The rechristening of the over 150-year-old Mughalsarai station in Uttar Pradesh has been red-flagged by historians and heritage experts, some of whom feel "erasing a landmark chapter" in the evolution of railways in the country will lead to "terrible confusion" among travellers.
The Uttar Pradesh government recently issued a notification saying the station, a major railway junction in northern India on the Delhi-Howrah line, has been renamed after RSS ideologue Deen Dayal Upadhyaya, with Governor Ram Naik giving his assent. This sparked a public outcry.
"History should be respected as it is. Mughalsarai was a historic railway station and part of childhood memories of millions of people. It was a landmark chapter in the evolution in the Indian Railways. Its name should not have been changed or rechristened after anybody," lamented noted historian Irfan Habib.
He said he has fond memories of travelling in trains and looking forward to arrival of the station, where the familiar buzz of the tea-sellers and food vendors, would fill the air amid the background announcement of the train having arrived at 'Mughalsarai'.
"Somehow, the place, will now feel unfamiliar. I will miss it... I feel a part of my childhood memories has been robbed," he told PTI.
The historian alleged that for powers that may be, first the British names were a problem, and now anything that has a "Mughal or Islamic identity attached to it" from roads to parks.
Kolkata-based photographer and railway enthusiast Rajiv Soni, 65, recalled the Delhi Express that he used to catch from Calcutta that went via Mughalsarai and the "ceramic-made bowl-within-a-bowl" that he used to haggle for at the platform when the train halted.
"All major trains, go via Mughalsarai. The trains were timed so precisely that one would reach for breakfast in Patna, lunch in Mughalsarai and tea in Kanpur. The renaming will now kill all those romantic memories and nostalgia. The renaming was totally unwarranted as Mughalsarai was a very innocuous name with no religious identity," he rued.
It was a landmark, transit point, and reference point for going to Benares or Mirzapur. The renaming doesn't make any sense, Soni said.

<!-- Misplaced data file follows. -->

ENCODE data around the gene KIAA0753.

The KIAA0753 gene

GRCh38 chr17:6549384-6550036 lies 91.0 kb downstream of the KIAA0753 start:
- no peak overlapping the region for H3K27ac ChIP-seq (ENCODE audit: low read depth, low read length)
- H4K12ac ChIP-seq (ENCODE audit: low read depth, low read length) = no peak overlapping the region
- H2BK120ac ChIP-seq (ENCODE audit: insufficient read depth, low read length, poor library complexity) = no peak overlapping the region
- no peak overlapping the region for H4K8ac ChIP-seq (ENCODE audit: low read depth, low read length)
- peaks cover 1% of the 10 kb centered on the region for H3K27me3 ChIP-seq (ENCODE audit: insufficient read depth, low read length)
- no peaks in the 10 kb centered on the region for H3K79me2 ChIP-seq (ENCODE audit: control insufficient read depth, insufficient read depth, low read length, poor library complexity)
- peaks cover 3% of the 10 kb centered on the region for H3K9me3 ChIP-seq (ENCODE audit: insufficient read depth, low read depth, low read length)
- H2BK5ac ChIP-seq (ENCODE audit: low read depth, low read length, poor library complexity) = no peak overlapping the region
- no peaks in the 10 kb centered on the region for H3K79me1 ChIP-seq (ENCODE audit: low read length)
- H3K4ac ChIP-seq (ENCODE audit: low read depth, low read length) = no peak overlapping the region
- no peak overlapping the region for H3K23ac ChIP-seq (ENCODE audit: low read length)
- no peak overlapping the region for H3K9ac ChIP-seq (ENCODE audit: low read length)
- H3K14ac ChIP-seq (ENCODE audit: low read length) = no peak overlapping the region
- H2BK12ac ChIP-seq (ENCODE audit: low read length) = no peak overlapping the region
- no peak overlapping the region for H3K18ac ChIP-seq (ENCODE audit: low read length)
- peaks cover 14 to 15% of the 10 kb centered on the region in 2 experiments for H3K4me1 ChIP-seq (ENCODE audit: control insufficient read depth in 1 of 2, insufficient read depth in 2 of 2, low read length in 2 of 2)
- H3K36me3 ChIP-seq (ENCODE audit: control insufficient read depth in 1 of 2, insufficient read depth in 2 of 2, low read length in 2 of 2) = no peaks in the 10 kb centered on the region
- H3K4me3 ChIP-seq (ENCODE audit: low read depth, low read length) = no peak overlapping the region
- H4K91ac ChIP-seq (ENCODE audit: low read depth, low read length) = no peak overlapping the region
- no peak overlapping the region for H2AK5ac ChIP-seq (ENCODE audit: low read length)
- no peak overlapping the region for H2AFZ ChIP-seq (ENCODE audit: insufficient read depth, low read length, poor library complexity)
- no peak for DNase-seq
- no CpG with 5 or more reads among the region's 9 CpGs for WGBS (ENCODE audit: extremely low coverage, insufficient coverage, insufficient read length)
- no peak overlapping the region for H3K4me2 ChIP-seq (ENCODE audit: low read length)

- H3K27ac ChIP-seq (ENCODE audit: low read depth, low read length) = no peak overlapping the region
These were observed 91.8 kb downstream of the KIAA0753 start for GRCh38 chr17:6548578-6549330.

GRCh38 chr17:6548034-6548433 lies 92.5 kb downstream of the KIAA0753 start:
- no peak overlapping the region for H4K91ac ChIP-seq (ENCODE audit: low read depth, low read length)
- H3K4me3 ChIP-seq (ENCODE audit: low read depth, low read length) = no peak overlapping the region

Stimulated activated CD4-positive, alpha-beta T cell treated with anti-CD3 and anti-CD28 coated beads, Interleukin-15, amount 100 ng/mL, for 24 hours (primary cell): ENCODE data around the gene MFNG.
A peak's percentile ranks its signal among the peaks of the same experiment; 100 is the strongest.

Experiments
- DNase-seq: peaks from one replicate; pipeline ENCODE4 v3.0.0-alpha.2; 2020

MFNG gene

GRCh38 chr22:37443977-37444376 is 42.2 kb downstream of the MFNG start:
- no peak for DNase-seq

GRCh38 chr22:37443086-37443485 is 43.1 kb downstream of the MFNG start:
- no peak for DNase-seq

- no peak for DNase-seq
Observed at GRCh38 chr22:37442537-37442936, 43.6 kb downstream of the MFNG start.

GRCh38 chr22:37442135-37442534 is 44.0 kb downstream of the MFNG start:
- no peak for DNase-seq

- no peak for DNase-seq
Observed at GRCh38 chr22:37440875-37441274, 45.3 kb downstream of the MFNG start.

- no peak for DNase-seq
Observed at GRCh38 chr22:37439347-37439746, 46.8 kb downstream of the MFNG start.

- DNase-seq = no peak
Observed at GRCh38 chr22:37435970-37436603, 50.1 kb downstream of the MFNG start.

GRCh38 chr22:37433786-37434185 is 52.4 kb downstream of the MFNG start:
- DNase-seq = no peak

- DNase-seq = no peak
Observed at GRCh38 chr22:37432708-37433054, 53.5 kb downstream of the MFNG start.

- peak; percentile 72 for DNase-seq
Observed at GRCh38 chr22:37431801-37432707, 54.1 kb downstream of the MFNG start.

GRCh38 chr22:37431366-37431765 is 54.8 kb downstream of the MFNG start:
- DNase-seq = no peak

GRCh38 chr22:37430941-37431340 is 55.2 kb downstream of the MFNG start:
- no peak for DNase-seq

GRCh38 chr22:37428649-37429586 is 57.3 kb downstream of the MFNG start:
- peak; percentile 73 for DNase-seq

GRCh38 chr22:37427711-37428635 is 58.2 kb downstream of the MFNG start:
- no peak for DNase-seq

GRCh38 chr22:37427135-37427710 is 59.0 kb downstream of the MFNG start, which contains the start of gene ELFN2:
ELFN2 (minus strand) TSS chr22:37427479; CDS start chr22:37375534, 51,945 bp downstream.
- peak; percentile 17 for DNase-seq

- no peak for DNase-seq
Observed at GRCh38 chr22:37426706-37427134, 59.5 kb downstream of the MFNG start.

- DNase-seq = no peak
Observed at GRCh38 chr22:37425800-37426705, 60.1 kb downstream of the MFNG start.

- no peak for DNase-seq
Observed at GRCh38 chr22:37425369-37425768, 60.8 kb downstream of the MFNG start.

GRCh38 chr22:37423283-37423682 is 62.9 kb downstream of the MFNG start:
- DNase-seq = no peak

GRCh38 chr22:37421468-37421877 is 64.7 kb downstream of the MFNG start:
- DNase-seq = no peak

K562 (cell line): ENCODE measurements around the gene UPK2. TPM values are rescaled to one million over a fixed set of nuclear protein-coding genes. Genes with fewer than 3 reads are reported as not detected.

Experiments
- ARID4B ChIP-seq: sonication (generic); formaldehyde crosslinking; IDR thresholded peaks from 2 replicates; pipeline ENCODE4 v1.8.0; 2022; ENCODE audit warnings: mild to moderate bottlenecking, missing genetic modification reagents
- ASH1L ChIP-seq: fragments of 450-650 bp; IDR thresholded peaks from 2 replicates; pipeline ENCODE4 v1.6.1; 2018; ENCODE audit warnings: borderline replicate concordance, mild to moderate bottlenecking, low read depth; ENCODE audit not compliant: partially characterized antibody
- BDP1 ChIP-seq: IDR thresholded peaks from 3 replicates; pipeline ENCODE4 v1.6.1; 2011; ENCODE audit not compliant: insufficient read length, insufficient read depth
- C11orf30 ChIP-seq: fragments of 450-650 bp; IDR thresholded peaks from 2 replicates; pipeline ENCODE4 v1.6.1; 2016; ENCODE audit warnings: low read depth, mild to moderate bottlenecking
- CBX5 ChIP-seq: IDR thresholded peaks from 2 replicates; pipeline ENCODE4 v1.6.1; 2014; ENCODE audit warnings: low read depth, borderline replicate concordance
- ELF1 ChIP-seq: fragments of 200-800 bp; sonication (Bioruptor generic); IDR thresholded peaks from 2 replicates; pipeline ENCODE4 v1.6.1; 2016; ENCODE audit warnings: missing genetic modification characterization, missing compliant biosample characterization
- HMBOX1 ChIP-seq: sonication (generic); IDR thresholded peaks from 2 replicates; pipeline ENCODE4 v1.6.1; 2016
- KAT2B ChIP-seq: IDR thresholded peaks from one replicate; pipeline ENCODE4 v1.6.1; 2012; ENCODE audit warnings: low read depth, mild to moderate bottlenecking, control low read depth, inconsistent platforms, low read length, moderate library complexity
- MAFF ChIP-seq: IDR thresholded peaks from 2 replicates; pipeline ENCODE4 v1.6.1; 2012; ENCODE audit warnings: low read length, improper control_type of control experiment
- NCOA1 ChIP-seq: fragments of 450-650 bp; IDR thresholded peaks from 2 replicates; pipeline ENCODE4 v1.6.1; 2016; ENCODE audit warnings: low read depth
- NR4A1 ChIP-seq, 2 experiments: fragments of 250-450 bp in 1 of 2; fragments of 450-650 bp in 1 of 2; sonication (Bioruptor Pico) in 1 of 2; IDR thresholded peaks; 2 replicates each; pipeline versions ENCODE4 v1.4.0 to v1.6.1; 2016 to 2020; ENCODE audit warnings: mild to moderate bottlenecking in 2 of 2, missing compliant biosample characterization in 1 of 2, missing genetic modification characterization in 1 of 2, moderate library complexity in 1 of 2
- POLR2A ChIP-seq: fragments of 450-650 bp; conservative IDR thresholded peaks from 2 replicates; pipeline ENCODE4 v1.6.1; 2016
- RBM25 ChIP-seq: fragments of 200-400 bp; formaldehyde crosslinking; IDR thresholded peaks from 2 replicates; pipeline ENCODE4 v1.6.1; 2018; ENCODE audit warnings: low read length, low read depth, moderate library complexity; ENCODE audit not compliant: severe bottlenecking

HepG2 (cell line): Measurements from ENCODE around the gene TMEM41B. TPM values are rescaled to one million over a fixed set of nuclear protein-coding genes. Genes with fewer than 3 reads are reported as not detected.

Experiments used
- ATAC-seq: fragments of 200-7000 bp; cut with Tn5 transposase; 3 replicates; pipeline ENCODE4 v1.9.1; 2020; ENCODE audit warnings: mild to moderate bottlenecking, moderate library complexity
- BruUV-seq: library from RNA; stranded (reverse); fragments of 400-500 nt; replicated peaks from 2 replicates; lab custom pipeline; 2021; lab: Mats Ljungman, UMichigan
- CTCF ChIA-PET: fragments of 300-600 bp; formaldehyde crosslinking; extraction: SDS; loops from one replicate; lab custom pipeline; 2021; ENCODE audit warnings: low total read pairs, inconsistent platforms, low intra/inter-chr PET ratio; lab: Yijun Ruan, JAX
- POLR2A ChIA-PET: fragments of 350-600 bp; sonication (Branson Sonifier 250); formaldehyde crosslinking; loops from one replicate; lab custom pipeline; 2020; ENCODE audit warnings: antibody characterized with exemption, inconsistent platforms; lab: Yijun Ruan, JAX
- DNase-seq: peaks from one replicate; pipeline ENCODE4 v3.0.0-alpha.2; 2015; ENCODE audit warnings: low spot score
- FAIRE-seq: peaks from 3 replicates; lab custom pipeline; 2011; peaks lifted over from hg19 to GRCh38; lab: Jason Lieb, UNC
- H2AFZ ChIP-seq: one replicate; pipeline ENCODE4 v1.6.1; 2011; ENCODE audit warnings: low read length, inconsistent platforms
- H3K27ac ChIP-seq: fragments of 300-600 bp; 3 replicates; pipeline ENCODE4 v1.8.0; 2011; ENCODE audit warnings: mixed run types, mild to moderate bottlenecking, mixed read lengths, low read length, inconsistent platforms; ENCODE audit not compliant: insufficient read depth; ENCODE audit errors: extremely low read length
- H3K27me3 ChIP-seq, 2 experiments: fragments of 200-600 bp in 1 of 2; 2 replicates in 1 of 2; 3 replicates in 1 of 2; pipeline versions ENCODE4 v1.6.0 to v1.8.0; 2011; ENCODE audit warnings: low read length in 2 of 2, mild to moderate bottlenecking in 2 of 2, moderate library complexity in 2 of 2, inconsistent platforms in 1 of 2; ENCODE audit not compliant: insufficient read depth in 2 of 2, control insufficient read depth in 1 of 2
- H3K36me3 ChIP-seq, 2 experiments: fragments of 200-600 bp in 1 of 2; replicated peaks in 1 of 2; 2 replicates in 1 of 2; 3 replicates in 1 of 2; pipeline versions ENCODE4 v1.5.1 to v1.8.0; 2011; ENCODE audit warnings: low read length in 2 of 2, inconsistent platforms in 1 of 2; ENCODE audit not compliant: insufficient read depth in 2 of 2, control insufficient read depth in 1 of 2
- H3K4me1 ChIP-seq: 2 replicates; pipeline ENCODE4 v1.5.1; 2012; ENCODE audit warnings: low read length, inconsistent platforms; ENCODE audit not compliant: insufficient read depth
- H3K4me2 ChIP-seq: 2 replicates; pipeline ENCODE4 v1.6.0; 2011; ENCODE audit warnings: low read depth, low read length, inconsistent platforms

Mughalsarai station was created as part of the Delhi-Howrah line laid in the 1860s and is one of the busiest railway stations of India with a large number of passenger and freight trains passing daily through it both ways. Its marshalling yard is also the longest in Asia. Initially part of the East Indian Railway (EIR) company, it is now part of the East Central Zone (ECR) zone of the Indian railways.
Architect and industrial heritage expert Moulshri Joshi slammed the renaming of the station, which she said, represented the "technological achievement" in the transport sector that that "we are proud of".
"It was built in the 1860s, when railways was still evolving and it has this beautiful long platform vault and one side has an ornate wrought-iron work too on the iron pillars. It is so much part of the public memory, more than transport heritage, a part of the cultural ethos," she said.
"This rechristening has nothing but a political agenda, and the renaming amounts to erasing public memory associated with places, landmarks no less. It will also be loss of a railway heritage, as the new name will disguise so much of history, not to mention spawn confusion among people for a long period of time," Joshi said.
The architect, who has worked on projects to document industrial heritage of the country, asked, whether "deliberations and consultations" were done with experts and the public at large before taking such a "sweeping decision".
Retired senior railway officer and former member of the Railway Board, Subodh Jain, said, Mughalsarai station is part of the iconic history of railways, and that name is a "very integral part" of it.
"The junction has two lines emanating on both sides. Roughly 300 trains in total, passenger and freight ones, pass through in both ways. It has the largest marshalling yard in Asia, and therefore it is part of the railway heritage. And, heritage must be protected," he said.
Vikas Dilawari, a Mumbai-based conservation architect, said the name may have been changed but its legacy will endure like the famous "VT station of Bombay".
"History should be left undisturbed and untampered. New buildings and new stations can be built to reflect memorialisation of a personality. Old places and names reflect the authentic intangible heritage of it," he said.
Dilawari, however said, like the UNESCO World Heritage site Victoria Terminus (VT), Mughalsarai's name too will linger on in public consciousness if not on paper.
"Old-timers and locals and taxi drivers still call it VT, even though it was renamed twice, first to Chhatrapati Shivaji Terminus (CST) and then Chhatrapati Shivaji Maharaj Terminus (CSMT)," said Dilwari, who was part of the team that had prepared the dossier for VT's UNESCO bid in 2003.
The Uttar Pradesh government had in June last year decided to rename Mughalsarai Junction in Chandauli district after Upadhyaya, who was found dead near the station in mysterious circumstances in 1968.
Some people may argue, what's in a name, "well there is a lot, when you have history and heritage riding on it," said architect Joshi.